The highest proline content in plants exposed to Cd occurred by de novo synthesis or decreased degradation and/or both processes (Singh et al. 2016). In this study, the increase of proline (Fig. 2a, b) in plants in the presence of Cd may be related to NO3− concentration (Fig. 1a. b), since there was a significant positive correlation coefficient (r = 0.801; P = 0.0304) between these variables, indicating that the increase in proline in plants with Cd is associated to the increase in NO3−. On the other hand, it has been reported that to degradation of proteins by proteolytic enzymes (Raldugina et al. 2016) and the accumulation of this amino acid and formation of a non-toxic Cd-proline complex in tissues would be a plant response to reduce the phytotoxicity of the metal (Chen et al. 2001, Aslam et al. 2014). The increase of proline induced by Cd was evidenced in other forest species (He et al. 2013, Wang et al. 2016, Yadav and Srivastava 2017).
The increase of TSC in V. surinamensis exposed to Cd (Fig. 3a, b) may have worked as a compatible solute, which would help the plant in the osmotic adjustment against Cd stress (Singh et al. 2016), i.e. the accumulation of TSC may have contributed to the maintenance of the water status of the plant, favoring tissue protection and physiological processes, which is an important mechanism in the tolerance of V. surinamensis to the presence of Cd, at least during the experimental period. The results obtained in present study in relation to total soluble carbohydrates were evidenced by Anand et al. (2017).
Sucrose is a disaccharide consisting of glucose and fructose and, by means of the invertase activity, plays an important metabolic role as a donor of glycosyl and fructosyl for the synthesis of polysaccharides (Sharma et al. 2006) and amino acids in plants (Todd et al. 2016). Therefore, the increase in sucrose concentration (Fig. 3c, d) in V. surinamensis exposed to Cd may be due to the inhibition of invertase activity, interfering with carbon and nitrogen metabolism, especially in proline accumulation (Fig. 2a, b). Another explanation for sucrose accumulation would be because the metal positively affects the activity of sucrose phosphate synthase (SPS) and negatively affects the sucrose synthase (SuSy) (Fryzova et al. 2017). In addition, the increase in sucrose concentration in V. surinamensis exposed to Cd may be related to the degradation of starch by the activity of the enzymes α- and β-amylase hydrolases although heavy metals have an inhibitory effect on these enzymes (Reyes et al. 2018). The higher concentration of sucrose in the plant exposed to Cd could be related to a reduction in the cell metabolism of this carbohydrate (Badr et al. 2015) as a form of energy saving since sucrose accumulation in plants submitted to Cd would be a form of tolerance to the metal (Rahoui et al. 2015), which is attributed to chelation of Cd by sucrose. Thus, high concentrations of sucrose in V. surinamensis suggest a good metabolic regulatory state of the plant in the presence of Cd. The high concentration of sucrose was also observed in other species of plants exposed to Cd (Devi et al. 2007, Kapoor et al. 2016).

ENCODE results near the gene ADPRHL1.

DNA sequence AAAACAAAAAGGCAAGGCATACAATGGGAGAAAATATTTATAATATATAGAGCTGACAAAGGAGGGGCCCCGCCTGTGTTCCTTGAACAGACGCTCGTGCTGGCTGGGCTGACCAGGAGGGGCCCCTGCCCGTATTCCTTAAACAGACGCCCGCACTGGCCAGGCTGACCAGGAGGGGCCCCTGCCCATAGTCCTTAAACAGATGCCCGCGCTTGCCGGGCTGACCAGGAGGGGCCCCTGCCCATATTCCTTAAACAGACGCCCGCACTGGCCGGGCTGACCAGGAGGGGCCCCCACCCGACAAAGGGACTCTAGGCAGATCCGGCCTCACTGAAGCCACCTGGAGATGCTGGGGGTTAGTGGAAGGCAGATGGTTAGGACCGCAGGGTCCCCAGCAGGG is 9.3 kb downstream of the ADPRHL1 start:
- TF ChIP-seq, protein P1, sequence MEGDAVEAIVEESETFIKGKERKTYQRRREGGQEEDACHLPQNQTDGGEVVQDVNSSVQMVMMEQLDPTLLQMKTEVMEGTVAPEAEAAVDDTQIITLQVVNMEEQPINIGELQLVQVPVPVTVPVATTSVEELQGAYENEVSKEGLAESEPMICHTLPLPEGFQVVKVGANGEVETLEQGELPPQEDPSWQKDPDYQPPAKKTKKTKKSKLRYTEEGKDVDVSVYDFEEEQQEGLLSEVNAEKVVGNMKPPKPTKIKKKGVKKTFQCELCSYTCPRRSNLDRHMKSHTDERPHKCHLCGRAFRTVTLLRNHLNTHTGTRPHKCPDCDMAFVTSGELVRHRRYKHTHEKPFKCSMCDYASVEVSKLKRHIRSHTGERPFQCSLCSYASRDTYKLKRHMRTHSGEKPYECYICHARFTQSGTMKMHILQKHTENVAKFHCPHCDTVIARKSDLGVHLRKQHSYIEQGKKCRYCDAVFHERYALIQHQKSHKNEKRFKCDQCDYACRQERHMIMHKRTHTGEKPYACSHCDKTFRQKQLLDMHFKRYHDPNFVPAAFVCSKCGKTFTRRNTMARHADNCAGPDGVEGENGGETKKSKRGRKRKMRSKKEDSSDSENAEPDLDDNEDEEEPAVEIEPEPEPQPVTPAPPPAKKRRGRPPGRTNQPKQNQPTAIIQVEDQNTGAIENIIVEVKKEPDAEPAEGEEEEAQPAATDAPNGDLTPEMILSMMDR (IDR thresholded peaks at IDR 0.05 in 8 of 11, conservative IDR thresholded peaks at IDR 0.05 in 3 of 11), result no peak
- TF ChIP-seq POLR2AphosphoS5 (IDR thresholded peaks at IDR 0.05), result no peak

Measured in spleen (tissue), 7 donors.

The highest concentration of reducing sugars in plants under stress caused by Cd (Fig. 3e, f) indicates energy savings by plants or even the presence of Cd negatively affecting cell respiration of root and shoot. The results are consistent with those obtained by Xie et al. (2014), who suggested the increase of reducing sugars due to the lower utilization of these carbohydrates in plants exposed to Cd. The highest accumulation of reducing sugar in the root (Fig. 3e) suggests an increase in the transport of these carbohydrates from the shoot to the growing cells of the root system, indicating that Cd may not have affected the transport system of assimilates of V. surinamensis. In addition, the sugar transported to the roots because of starch degradation would be an essential energy substrate for the resumption of respiration, conferring a mechanism of tolerance of the plant against the phytotoxic effect of Cd (Rahoui et al. 2015). Similar results in the reducing sugar concentration have been found in other species (Shah et al. 2017).